Pakistan Elects Shehbaz Sharif as Prime Minister Amidst Controversy

Shehbaz Sharif becomes Pakistan’s premier as opponents in parliament allege rigging

Lawmakers in Pakistan’s National Assembly elected Shehbaz Sharif as the country’s new prime minister for the second time amid protests from allies of imprisoned former premier Imran Khan, who alleged rigging in last month’s election.

Imran Khan, currently serving prison terms in multiple cases and disqualified from holding office, was replaced by Sharif in April 2022 following a no-confidence vote in parliament.

Speaker Ayaz Sadiq announced Sharif’s victory with 201 votes, defeating Omar Ayub of the Sunni Ittehad Council, who received 92 votes. The required majority is 169 votes.

Ayub was supported by Khan’s Pakistan Tehreek-e-Insaf party (PTI), which failed to secure enough seats independently. The PTI declined coalition talks with rivals.

After negotiations, Sharif’s Pakistan Muslim League party and allies formed an alliance post the Feb. 8 election, marked by violence, mobile network shutdowns, Khan’s exclusion, and result delays for security reasons.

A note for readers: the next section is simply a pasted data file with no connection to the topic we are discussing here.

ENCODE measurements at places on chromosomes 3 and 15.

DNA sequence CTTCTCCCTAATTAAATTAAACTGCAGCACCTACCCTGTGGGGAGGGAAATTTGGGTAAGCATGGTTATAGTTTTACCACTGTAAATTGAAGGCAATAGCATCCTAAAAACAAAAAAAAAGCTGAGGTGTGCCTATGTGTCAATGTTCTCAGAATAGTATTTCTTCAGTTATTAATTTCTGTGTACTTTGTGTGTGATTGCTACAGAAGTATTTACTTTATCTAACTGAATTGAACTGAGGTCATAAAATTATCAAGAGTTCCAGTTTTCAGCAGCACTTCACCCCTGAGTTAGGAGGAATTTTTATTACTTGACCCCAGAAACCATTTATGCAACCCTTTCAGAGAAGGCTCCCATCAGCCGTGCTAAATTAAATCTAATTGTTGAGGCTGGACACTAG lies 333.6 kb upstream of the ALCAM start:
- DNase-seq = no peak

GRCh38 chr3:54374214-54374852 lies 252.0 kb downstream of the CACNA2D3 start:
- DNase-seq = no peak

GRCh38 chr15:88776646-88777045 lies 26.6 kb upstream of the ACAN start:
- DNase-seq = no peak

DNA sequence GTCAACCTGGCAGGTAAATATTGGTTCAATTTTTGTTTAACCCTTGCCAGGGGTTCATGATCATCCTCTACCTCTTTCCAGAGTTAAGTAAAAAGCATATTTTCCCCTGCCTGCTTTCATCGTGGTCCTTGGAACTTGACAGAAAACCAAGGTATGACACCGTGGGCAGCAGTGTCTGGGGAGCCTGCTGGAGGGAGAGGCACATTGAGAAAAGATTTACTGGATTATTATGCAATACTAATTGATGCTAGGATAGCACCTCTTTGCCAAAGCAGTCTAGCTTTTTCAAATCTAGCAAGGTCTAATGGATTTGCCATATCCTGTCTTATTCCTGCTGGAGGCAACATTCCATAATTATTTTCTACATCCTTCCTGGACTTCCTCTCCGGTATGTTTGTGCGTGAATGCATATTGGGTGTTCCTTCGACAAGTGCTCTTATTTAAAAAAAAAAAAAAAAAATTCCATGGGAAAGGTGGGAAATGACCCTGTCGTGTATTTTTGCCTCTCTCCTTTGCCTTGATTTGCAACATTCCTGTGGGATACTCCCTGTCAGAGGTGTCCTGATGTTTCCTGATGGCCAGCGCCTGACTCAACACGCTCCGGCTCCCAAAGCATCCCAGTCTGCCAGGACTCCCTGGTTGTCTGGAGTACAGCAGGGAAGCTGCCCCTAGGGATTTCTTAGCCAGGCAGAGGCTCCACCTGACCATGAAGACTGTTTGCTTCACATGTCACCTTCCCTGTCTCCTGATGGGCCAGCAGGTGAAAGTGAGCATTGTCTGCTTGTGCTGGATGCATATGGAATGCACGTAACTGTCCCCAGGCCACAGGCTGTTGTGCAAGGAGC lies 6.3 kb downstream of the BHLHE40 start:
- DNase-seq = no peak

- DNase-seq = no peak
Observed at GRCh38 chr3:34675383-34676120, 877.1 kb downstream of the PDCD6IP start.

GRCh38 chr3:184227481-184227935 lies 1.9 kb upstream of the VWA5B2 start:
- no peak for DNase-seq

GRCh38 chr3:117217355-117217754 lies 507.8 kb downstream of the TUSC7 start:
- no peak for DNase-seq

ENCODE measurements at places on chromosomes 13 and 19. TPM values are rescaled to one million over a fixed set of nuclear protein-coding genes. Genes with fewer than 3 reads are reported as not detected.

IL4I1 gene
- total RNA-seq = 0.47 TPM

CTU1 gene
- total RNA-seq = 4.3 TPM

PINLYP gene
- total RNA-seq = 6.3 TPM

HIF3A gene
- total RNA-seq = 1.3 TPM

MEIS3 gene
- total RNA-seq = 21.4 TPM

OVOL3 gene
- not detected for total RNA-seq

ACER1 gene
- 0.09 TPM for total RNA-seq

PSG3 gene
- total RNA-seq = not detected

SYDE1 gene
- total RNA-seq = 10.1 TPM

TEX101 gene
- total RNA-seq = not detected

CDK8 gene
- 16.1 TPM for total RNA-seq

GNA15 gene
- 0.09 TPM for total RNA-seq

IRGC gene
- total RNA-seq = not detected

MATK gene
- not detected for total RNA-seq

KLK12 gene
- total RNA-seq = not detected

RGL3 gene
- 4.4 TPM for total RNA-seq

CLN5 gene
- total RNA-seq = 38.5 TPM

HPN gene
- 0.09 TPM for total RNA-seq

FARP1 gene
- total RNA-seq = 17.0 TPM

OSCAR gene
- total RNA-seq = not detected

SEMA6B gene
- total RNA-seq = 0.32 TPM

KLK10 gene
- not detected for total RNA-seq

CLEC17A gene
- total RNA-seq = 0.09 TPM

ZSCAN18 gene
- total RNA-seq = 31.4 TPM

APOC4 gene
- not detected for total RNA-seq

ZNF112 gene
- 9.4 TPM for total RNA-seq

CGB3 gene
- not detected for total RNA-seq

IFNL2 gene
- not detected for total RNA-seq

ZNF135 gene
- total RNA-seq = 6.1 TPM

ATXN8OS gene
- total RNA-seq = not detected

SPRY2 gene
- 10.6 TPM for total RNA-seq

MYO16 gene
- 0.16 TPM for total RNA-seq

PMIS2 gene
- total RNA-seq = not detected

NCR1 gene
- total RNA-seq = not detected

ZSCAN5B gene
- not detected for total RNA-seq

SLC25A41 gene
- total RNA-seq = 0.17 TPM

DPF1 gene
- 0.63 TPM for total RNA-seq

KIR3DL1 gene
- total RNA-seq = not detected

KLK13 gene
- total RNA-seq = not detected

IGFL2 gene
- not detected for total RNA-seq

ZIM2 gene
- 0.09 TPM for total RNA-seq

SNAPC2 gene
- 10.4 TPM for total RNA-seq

Khan’s party criticized the delay, alleging vote rigging, a claim denied by the Election Commission.

In his acceptance speech, Sharif addressed past political victimization and proposed reconciliation. He accused Khan’s supporters of attacking military installations in the 2022 protests and suggested parliament and courts decide on pardoning the perpetrators.

Shehbaz Sharif
Shehbaz Sharif (Credits: CNN)

Some lawmakers protested during Sharif’s speech, accusing him of vote theft, prompting Sharif to urge presenting evidence to authorities.

Sharif expressed intent to mend ties with the U.S. and acknowledged economic challenges, including reliance on foreign loans, militant attacks, ties with Afghanistan, infrastructure decay, power shortages, and political stability amidst PTI protests.

Ayub praised Khan’s resilience against legal battles and reiterated allegations of vote tampering, demanding an inquiry.

Khan’s recent letter to the IMF urging an audit of the election was criticized by Sharif, ahead of a crucial bailout installment.

Sharif, set to be sworn in on Monday, received congratulations from Chinese President Xi Jinping.

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